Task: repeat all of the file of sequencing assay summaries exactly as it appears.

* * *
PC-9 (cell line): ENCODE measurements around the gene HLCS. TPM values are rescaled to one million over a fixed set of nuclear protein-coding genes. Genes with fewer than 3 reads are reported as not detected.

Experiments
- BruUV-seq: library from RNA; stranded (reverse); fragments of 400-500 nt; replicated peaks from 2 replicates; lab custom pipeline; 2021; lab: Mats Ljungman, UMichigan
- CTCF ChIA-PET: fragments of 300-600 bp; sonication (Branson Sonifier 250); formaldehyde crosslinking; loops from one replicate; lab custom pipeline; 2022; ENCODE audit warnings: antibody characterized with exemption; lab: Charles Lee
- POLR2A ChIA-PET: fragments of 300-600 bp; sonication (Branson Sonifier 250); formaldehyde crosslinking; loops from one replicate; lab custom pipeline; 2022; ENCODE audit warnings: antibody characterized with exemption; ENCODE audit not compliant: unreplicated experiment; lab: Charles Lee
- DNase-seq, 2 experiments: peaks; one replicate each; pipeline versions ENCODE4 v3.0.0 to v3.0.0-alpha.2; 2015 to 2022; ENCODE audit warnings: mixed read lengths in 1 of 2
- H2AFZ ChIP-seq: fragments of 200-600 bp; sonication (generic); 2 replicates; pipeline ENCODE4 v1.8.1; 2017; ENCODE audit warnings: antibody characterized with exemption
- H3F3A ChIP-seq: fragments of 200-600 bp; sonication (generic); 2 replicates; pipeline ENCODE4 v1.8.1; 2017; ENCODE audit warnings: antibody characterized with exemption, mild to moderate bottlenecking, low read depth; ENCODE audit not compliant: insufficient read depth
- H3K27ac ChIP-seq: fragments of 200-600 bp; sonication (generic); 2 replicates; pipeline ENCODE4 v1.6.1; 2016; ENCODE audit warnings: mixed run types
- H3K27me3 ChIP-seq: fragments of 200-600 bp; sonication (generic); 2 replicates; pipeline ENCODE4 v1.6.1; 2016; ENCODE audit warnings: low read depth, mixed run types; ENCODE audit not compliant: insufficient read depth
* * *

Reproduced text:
PC-9 (cell line): ENCODE measurements around the gene HLCS. TPM values are rescaled to one million over a fixed set of nuclear protein-coding genes. Genes with fewer than 3 reads are reported as not detected.

Experiments
- BruUV-seq: library from RNA; stranded (reverse); fragments of 400-500 nt; replicated peaks from 2 replicates; lab custom pipeline; 2021; lab: Mats Ljungman, UMichigan
- CTCF ChIA-PET: fragments of 300-600 bp; sonication (Branson Sonifier 250); formaldehyde crosslinking; loops from one replicate; lab custom pipeline; 2022; ENCODE audit warnings: antibody characterized with exemption; lab: Charles Lee
- POLR2A ChIA-PET: fragments of 300-600 bp; sonication (Branson Sonifier 250); formaldehyde crosslinking; loops from one replicate; lab custom pipeline; 2022; ENCODE audit warnings: antibody characterized with exemption; ENCODE audit not compliant: unreplicated experiment; lab: Charles Lee
- DNase-seq, 2 experiments: peaks; one replicate each; pipeline versions ENCODE4 v3.0.0 to v3.0.0-alpha.2; 2015 to 2022; ENCODE audit warnings: mixed read lengths in 1 of 2
- H2AFZ ChIP-seq: fragments of 200-600 bp; sonication (generic); 2 replicates; pipeline ENCODE4 v1.8.1; 2017; ENCODE audit warnings: antibody characterized with exemption
- H3F3A ChIP-seq: fragments of 200-600 bp; sonication (generic); 2 replicates; pipeline ENCODE4 v1.8.1; 2017; ENCODE audit warnings: antibody characterized with exemption, mild to moderate bottlenecking, low read depth; ENCODE audit not compliant: insufficient read depth
- H3K27ac ChIP-seq: fragments of 200-600 bp; sonication (generic); 2 replicates; pipeline ENCODE4 v1.6.1; 2016; ENCODE audit warnings: mixed run types
- H3K27me3 ChIP-seq: fragments of 200-600 bp; sonication (generic); 2 replicates; pipeline ENCODE4 v1.6.1; 2016; ENCODE audit warnings: low read depth, mixed run types; ENCODE audit not compliant: insufficient read depth